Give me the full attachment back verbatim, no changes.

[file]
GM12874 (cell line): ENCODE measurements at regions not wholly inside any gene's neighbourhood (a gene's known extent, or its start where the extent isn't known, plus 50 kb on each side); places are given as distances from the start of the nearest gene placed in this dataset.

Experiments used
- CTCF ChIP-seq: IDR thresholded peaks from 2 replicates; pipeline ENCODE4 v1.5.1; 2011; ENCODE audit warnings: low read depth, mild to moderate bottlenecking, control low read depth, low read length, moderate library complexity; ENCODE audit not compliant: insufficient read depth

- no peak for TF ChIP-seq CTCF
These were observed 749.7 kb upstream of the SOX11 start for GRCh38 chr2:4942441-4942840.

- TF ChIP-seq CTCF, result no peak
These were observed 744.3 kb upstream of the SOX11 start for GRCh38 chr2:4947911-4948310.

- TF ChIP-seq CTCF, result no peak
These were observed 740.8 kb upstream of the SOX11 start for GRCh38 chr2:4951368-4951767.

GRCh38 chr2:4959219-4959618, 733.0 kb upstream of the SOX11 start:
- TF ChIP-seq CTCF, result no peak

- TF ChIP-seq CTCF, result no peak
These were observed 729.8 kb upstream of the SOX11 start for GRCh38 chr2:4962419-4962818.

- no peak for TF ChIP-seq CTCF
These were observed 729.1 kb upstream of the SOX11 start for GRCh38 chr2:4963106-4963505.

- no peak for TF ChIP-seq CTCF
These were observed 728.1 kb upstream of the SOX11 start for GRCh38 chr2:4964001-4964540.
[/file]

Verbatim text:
GM12874 (cell line): ENCODE measurements at regions not wholly inside any gene's neighbourhood (a gene's known extent, or its start where the extent isn't known, plus 50 kb on each side); places are given as distances from the start of the nearest gene placed in this dataset.

Experiments used
- CTCF ChIP-seq: IDR thresholded peaks from 2 replicates; pipeline ENCODE4 v1.5.1; 2011; ENCODE audit warnings: low read depth, mild to moderate bottlenecking, control low read depth, low read length, moderate library complexity; ENCODE audit not compliant: insufficient read depth

- no peak for TF ChIP-seq CTCF
These were observed 749.7 kb upstream of the SOX11 start for GRCh38 chr2:4942441-4942840.

- TF ChIP-seq CTCF, result no peak
These were observed 744.3 kb upstream of the SOX11 start for GRCh38 chr2:4947911-4948310.

- TF ChIP-seq CTCF, result no peak
These were observed 740.8 kb upstream of the SOX11 start for GRCh38 chr2:4951368-4951767.

GRCh38 chr2:4959219-4959618, 733.0 kb upstream of the SOX11 start:
- TF ChIP-seq CTCF, result no peak

- TF ChIP-seq CTCF, result no peak
These were observed 729.8 kb upstream of the SOX11 start for GRCh38 chr2:4962419-4962818.

- no peak for TF ChIP-seq CTCF
These were observed 729.1 kb upstream of the SOX11 start for GRCh38 chr2:4963106-4963505.

- no peak for TF ChIP-seq CTCF
These were observed 728.1 kb upstream of the SOX11 start for GRCh38 chr2:4964001-4964540.